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And the Protests
Female Street Art

The poetry of a woman’s steps: Within Her Stride, Bangalore 2021
The poetry of a woman’s steps: Within Her Stride, Bangalore 2021 | © Anpu Varkey

Street art in India is as much a form of art as a form of protest. Particularly for women. It strengthens their role in society.

By Oliver Schulz

India has produced some of the world’s more creative and innovative women street artists. Many of them no longer work illegally but with the permission of urban property owners.

The art of strength and lightness: Dizzy, Mahim, Mumbai 2018 The art of strength and lightness: Dizzy, Mahim, Mumbai 2018 | © Anpu Varkey
A girl hangs upside down from the wall, larger than life, between the windows of the residential building. It is impossible not to admire this amazing wall painting in the neighbourhood of Mahim in Mumbai. Anpu Varkey from Bangalore created the painting in 2018.

Today, you come across gigantic and colourful wall paintings in almost all the large cities – not just in the country’s financial capital. Many have been painted by women. Besides Anpu Varkey, the most well-known names include Jas Charanjiva, Kajal Singh, Jheel Goradia and Avantika Mathur. Some have also worked in cities in the West.

As old as India


Street art is not new in India. In fact, art historians claim that it is as old as the country itself. Even the traditional Madhubani and Gond paintings can be traced back to the art of painting on mud walls.
Modern graffiti art has its origins in the 1960s in the East Coast of the United States. The differences between graffiti and street art are fluid, but while graffiti essentially serves to mark one’s territory, many street artists seek to voice an opinion, above all, and to communicate with the people.

Direct response to the work

The woman as victim: Eve Teasing, Bandra, Mumbai 2015 The woman as victim: Eve Teasing, Bandra, Mumbai 2015 | © Jheel Ghoradia
“When I work, I am surrounded by a constant stream of people - chatting, making suggestions, offering tea or fruit,” says Anpu Varkey. “But of course I never know in advance what exactly lies in store for me in the place where I am working. For example, an intense conversation that I once had with a deaf person about sign language clearly shows how moved people are when they see me paint.” People regularly stop to talk to her. “It is extremely satisfying to get direct feedback that tells me whether the people appreciate my work or not. I am often praised for my commitment and effort, above all.”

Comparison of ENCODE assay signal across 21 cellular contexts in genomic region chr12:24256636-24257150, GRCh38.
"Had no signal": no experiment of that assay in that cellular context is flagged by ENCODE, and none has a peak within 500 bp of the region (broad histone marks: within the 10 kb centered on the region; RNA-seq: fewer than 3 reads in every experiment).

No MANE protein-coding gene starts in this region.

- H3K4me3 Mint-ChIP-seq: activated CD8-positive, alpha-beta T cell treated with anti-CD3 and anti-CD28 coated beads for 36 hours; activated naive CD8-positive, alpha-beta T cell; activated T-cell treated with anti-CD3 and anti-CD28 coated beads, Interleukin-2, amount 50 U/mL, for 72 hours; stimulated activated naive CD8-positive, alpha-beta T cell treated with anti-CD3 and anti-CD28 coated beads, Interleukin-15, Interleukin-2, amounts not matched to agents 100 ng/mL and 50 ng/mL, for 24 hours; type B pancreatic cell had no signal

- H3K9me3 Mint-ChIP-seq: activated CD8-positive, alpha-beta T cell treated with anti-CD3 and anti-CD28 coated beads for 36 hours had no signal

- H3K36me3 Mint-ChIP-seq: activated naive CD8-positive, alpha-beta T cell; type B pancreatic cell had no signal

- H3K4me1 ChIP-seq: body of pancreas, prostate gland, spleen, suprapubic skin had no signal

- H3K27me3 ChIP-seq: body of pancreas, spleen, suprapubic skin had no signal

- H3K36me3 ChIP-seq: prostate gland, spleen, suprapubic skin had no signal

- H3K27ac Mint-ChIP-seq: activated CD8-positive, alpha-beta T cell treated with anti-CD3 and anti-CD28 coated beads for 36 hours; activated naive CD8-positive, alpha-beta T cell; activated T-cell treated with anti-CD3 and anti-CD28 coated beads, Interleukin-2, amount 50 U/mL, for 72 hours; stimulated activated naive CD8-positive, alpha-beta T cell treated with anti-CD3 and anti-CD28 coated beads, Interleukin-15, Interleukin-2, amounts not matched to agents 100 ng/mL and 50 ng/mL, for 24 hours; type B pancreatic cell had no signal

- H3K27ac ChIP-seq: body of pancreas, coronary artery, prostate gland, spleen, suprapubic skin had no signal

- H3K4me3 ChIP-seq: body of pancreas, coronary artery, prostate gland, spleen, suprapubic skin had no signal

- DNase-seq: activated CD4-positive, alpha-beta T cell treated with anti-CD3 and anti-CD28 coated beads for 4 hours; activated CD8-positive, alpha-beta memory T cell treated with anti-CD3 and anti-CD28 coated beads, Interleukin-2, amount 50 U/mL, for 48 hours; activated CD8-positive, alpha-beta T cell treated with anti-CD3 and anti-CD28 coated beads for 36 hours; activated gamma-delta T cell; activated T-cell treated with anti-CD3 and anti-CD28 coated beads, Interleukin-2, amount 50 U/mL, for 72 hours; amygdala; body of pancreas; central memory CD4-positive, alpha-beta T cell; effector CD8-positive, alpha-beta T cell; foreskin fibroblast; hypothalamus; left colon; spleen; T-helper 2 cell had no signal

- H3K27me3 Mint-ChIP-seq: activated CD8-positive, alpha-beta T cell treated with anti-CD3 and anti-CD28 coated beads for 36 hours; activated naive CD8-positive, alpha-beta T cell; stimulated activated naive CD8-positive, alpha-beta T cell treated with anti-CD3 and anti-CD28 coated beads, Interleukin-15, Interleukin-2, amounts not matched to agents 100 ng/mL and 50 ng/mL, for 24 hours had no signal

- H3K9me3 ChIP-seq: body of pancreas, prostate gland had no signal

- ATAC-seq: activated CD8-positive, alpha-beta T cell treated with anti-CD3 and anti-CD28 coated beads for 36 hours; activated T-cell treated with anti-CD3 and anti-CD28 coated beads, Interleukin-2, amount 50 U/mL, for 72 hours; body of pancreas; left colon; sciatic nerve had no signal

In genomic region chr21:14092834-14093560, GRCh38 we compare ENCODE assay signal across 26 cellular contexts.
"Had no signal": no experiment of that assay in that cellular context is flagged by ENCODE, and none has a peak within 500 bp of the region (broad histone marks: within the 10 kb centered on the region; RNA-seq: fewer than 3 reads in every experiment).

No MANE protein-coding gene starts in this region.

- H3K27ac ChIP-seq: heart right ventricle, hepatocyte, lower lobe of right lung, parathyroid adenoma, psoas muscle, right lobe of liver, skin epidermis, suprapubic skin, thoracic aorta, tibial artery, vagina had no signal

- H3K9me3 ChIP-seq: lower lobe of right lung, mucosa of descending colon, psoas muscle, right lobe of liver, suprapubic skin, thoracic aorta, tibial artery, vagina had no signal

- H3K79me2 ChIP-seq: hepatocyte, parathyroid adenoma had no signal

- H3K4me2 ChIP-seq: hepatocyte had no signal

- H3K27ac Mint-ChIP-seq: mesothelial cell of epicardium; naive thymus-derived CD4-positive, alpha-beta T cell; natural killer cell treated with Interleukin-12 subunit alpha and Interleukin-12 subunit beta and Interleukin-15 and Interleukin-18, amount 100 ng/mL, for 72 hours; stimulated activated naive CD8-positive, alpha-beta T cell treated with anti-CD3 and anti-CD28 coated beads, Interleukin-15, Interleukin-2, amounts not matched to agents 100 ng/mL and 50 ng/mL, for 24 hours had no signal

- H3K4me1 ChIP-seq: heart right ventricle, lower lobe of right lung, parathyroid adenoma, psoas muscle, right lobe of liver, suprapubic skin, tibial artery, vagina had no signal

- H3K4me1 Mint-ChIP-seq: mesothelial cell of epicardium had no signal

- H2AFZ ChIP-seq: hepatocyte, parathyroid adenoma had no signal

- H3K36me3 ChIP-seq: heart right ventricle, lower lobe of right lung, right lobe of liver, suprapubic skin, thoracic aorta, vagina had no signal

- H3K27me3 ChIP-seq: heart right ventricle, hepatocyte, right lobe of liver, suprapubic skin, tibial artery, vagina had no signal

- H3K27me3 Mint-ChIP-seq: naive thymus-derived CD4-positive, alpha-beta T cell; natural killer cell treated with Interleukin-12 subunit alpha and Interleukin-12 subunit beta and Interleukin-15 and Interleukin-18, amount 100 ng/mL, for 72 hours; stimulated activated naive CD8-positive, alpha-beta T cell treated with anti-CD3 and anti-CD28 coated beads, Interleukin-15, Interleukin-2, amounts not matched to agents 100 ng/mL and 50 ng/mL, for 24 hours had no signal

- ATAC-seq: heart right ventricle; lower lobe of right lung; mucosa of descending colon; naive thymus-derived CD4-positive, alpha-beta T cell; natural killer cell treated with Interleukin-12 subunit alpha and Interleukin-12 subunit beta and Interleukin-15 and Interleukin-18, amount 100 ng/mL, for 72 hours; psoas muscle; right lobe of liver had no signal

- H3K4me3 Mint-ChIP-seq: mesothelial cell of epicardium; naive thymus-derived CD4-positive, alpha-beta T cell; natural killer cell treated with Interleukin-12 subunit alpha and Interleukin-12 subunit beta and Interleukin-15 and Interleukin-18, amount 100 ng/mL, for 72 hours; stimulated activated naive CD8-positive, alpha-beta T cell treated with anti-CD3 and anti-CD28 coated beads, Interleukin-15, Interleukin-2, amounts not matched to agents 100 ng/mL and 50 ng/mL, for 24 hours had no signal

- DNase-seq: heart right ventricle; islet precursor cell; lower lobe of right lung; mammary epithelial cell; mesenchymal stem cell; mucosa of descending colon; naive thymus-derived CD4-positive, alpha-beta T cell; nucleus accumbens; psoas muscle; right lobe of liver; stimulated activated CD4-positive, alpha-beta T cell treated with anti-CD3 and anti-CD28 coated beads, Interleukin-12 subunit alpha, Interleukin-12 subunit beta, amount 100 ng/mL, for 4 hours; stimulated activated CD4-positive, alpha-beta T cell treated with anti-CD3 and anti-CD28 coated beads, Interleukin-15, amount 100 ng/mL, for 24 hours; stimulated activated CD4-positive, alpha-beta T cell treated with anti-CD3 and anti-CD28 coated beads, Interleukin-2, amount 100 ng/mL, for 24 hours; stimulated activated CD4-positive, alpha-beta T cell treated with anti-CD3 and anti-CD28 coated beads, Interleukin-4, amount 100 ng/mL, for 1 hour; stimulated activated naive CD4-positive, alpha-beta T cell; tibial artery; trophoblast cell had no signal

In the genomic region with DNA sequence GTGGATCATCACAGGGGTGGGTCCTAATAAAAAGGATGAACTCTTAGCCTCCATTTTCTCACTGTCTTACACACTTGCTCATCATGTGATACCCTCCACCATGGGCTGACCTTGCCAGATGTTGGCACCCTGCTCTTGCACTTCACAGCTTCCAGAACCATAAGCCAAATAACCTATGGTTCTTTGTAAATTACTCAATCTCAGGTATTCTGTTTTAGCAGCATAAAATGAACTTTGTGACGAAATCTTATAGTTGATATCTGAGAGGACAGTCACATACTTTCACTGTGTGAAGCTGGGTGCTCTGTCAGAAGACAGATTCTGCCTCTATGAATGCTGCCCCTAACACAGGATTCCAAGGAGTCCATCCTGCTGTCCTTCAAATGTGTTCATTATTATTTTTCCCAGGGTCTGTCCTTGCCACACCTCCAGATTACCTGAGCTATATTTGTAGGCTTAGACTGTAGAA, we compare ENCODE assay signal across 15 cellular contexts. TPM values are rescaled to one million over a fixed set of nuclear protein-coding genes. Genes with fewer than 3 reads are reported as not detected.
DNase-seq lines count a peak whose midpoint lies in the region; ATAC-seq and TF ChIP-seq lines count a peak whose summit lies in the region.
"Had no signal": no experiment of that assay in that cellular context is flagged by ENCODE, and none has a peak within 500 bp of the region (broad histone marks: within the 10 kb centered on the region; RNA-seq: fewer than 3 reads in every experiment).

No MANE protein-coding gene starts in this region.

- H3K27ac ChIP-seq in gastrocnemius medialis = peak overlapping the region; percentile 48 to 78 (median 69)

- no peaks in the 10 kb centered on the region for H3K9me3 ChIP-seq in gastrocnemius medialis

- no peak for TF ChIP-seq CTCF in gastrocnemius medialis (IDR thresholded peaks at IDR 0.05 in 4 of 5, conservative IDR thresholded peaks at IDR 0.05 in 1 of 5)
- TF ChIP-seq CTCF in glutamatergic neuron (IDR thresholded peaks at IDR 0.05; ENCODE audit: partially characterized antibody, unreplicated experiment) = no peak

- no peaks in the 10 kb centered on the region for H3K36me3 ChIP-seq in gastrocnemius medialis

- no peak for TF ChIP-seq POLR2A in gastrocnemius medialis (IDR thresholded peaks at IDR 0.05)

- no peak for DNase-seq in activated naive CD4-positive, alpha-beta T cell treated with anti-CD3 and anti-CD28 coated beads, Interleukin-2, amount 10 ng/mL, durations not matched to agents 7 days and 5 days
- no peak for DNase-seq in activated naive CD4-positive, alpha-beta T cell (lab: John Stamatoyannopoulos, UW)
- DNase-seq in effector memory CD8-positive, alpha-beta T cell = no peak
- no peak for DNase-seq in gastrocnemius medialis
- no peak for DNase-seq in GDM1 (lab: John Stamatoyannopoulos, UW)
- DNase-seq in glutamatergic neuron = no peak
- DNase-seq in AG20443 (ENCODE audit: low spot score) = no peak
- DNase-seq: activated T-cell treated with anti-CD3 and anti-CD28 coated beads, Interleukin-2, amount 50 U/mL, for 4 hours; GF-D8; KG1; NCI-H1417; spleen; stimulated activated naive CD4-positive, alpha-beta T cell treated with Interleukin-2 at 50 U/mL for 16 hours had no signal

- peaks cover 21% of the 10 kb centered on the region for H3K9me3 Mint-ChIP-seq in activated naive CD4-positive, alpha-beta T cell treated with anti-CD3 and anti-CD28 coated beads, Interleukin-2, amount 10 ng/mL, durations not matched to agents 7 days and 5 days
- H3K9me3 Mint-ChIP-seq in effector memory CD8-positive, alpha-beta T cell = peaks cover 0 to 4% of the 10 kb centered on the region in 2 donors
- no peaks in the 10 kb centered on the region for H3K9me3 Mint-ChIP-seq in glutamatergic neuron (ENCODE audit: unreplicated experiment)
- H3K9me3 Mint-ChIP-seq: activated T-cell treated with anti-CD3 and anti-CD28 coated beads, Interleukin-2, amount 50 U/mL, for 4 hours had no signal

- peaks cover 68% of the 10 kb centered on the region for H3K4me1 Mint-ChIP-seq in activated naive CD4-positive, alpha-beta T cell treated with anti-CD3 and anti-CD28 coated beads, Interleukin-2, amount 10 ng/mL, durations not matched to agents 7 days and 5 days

Even though street art is now an established art form, many women artists continue to paint walls without permission. This is risky, of course. The biggest danger lies in being caught by the police. “I was almost put behind bars because I had ‘ruined’ our country,” says Jheel Ghoradia. “I don’t think we deserve such treatment when we actually beautify walls soaked with urine or full of paan stains.”

Many women street artists are smashing stereotypes simply by being women who practise this art form. For some, it is a direct form of protest. For instance, following the gang rape in Delhi in 2013, Jas Charanjiva painted an image of an Indian woman on a wall. All in pink and traditionally dressed. In her right hand, she had a brass knuckle that said ‘boom’. The painting immediately went viral. After the rape, the Fearless Collective project also came into being in New Delhi and street art is part of the programme. The aim is to strengthen the role of women in society through public art.

Festivals throughout India since the 2000s

Women discovered the art form for themselves at the start of the 2000s. More and more graffiti writing by local artists were appearing in Delhi. In 2001, the well-known graffiti artist Daku spray painted nine buildings in Mumbai overnight. He wanted to protest against the police crackdown on Mumbai’s bars and pubs. Artists’ collectives were being formed throughout India and were leaving a mark in the form of wall murals in public spaces.

The graffiti and street art scene exploded in Delhi as of 2008. At the street art festival in an unauthorised part of Khirkee Extension in 2012, some residents also joined professional artists in painting on the walls. Street art festivals followed in cities such as Chennai, Pune, and Pondicherry. In Mumbai in March 2019, the programme included the first women-only street art festival – Ladies First. Women artists spent a week painting buildings and walls covering an area of 1000 sq m.

Essentially a bourgeois art form

Playful homage to the workers of a coir rope factory: Tension, Allapuzha, Kerala 2021 Playful homage to the workers of a coir rope factory: Tension, Allapuzha, Kerala 2021 | © Anpu Varkey
In the meantime, walls in India are being painted legally as well. As in other countries, property owners are giving permission for art: “One can convince the owner, promise him that the end product will be worth the wall that he ‘sacrifices’,” says Jheel Ghoradia. But, something of the thrill is missing here. After all, street art is in essence a cheeky business. Simply put - art from the street.

In reality, however, what this art form has always lacked is a genuine street scene. Since its early days, street art in India has been an extremely bourgeois art form with many of the artists belonging to the upper-middle class. After all, it is not exactly cheap to paint city walls. A can of spray paint costs the equivalent of almost six euros (about 450 Rupees). Not something real street children can afford.

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